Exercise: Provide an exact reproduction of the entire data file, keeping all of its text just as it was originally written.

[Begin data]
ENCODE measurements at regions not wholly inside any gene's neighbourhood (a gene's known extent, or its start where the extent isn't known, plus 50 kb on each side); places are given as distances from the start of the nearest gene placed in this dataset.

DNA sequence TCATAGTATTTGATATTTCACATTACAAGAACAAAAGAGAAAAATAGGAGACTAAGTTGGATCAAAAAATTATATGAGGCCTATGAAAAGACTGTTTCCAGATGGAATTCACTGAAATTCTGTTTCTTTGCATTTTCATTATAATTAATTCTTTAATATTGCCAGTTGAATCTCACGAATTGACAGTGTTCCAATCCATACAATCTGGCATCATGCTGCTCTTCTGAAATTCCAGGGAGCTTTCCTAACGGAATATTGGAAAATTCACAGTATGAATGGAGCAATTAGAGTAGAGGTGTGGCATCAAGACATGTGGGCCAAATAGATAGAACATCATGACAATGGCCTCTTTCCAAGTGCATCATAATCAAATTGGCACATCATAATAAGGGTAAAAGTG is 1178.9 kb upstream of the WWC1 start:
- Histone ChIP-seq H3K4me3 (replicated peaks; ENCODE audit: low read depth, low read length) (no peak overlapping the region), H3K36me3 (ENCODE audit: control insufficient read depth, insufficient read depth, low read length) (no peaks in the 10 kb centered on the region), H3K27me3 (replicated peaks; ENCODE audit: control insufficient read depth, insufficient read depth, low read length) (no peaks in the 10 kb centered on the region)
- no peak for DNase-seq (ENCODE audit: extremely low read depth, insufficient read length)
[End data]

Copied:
ENCODE measurements at regions not wholly inside any gene's neighbourhood (a gene's known extent, or its start where the extent isn't known, plus 50 kb on each side); places are given as distances from the start of the nearest gene placed in this dataset.

DNA sequence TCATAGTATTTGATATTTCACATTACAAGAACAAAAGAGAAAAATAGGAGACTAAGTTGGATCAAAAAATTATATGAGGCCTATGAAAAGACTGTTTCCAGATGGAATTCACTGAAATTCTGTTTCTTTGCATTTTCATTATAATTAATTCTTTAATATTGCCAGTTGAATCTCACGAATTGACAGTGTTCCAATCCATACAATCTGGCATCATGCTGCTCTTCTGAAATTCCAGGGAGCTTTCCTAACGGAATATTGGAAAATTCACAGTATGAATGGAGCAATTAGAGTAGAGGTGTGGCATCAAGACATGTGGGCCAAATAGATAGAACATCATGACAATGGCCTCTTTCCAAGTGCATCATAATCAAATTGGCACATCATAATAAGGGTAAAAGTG is 1178.9 kb upstream of the WWC1 start:
- Histone ChIP-seq H3K4me3 (replicated peaks; ENCODE audit: low read depth, low read length) (no peak overlapping the region), H3K36me3 (ENCODE audit: control insufficient read depth, insufficient read depth, low read length) (no peaks in the 10 kb centered on the region), H3K27me3 (replicated peaks; ENCODE audit: control insufficient read depth, insufficient read depth, low read length) (no peaks in the 10 kb centered on the region)
- no peak for DNase-seq (ENCODE audit: extremely low read depth, insufficient read length)